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CIO interview: Simon Rose, IT director, Digital Cinema Media

The company that brokers screen advertising for cinemas needs good integration and exchange of data with movie theatres across the country

Digital Cinema Media (DCM) brokers 80% of on-screen cinema advertising in the UK, and IT director Simon Rose is looking to balance innovation in areas such as mobile and analytics with crucial infrastructure demands.

Since 2010, Rose has been leading the technology efforts at DCM, which collects movie theatre film schedules from all its partners – including Odeon, Cineworld, Vue and many independent cinemas across the country – then sells the advertising space that precedes films.

DCM is connected to about 470 sites – about 3,000 screens in total. This will rise in 2016 due to expansion at Cineworld and Vue, as well as a new client, Curzon Cinemas, which will add more screens to the company’s portfolio.

“We need to try to balance our infrastructure investments with the business needs,” Rose tells Computer Weekly. “When I joined the company, the technology infrastructure was ancient, out of date and needing an enormous amount of updating, which we’ve done.

“Technology [at DCM] has focused more on business systems, integrating with our partners electronically and automating processes. But we can’t ignore the technical changes – we need to keep that moving. It’s a matter of balance, trying to resolve infrastructure transformation alongside business improvement and process improvement.”

Getting smarter with analytics

Despite the large amount of data and processes that it handles, DCM has only 70 users running on a conventional IT estate of PCs and a few Macs with Office 365. Its main applications are a digital cinema scheduling platform, Digital Accord, from Norwegian supplier Unique Digital, which has been heavily customised over the years. The company also uses IBM Cognos business intelligence and Microsoft SQL Server as core platforms.

Data collected by DCM from the various sites it interacts with is brought together into a Microsoft SQL Server data warehouse and published into Digital Accord, where the firm holds all the advertising campaigns it has sold. Campaigns are then scheduled against films and content, and advert playlists are sent to all the cinemas it supplies.

On average, DCM sends about 80,000 playlists a week to cinemas, with around 20 adverts in each – which means 1.6 million ads a week are scheduled through the company’s system.

Simon Rose

“Because we’re already running our main scheduling platform on AWS, there is potential to exploit machine-learning capabilities within that”

Simon Rose, Digital Cinema Media

According to Rose, the firm receives logs back from each of the projectors playing the adverts, informing it which adverts have played at what time and on which screen.

The playlists themselves are quite small and published via a web service, so a theatre management system (TMS) at each site can pick up what it needs for each showing.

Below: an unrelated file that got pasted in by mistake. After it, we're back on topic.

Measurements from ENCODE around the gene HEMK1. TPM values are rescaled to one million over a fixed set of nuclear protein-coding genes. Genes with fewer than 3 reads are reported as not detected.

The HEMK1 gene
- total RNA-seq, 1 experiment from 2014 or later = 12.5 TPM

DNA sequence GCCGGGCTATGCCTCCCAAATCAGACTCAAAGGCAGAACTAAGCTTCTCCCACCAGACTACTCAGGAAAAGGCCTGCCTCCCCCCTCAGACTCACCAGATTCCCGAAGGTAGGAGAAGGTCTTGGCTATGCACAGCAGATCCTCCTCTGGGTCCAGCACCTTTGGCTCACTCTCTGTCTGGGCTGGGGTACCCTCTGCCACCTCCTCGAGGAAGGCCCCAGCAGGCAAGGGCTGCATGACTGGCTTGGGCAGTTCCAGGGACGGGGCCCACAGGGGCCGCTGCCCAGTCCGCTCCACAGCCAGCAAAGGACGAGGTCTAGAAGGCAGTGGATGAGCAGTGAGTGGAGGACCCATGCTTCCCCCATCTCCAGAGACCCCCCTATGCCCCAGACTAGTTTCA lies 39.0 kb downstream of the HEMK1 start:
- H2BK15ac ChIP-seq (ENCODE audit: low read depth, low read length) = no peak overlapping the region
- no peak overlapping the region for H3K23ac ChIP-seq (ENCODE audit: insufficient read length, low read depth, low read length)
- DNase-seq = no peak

“We also get admission figures from all the cinemas, so we know how many people have seen those adverts,” he says. “We reconcile all that data and run down the campaigns based on the admissions we have delivered for our clients.”

The adverts are referred to as digital cinema packages (DCPs), which are large files sent to cinemas over IP or satellite, depending on the internet connectivity at each site. 

The technical infrastructure for core DCM systems such as Digital Accord has been running on Amazon Web Services (AWS) for two and a half years, and the remaining infrastructure has been virtualised to run on Windows Server 2012.

“Part of next year will be spent moving the remaining services either into the AWS cloud or into Office 365, depending on the demands of the business and the needs of the technology,” says Rose.

To profile film audiences, DCM uses third parties to provide demographic data that is overlaid onto its cinema information. This results in data on the kind of people who go to particular cinemas and the type of films they like to see, which helps in sales and marketing.

DCM uses Cognos for bookings capture as well as for inventory forecasting and analytics, while SQL Server reporting services are used for straightforward reporting.

“At the moment, nearly all the data is for internal use, but there is an increasing expectation that we will have to publish data to clients and to the cinemas themselves as they are expecting us to add more value,” says Rose.

Machine-learning capabilities

There is a possibility that aspects of what DCM does could be dealt with through machine learning by looking at how processes are delivered manually today or seeing whether they can be improved, he adds.

“Because we’re already running our main scheduling platform on AWS, there is potential to exploit machine-learning capabilities within that,” says Rose.

“We also must get smarter with our reporting and data analytics and exploit some of the aspects of Cognos that we have but haven't used yet, things like predictive analytics. It’s a very dangerous place to be when you start thinking about finding problems for solutions you’ve got in mind. Things really need to be driven by the business, so you can choose the appropriate technology to solve the problem.”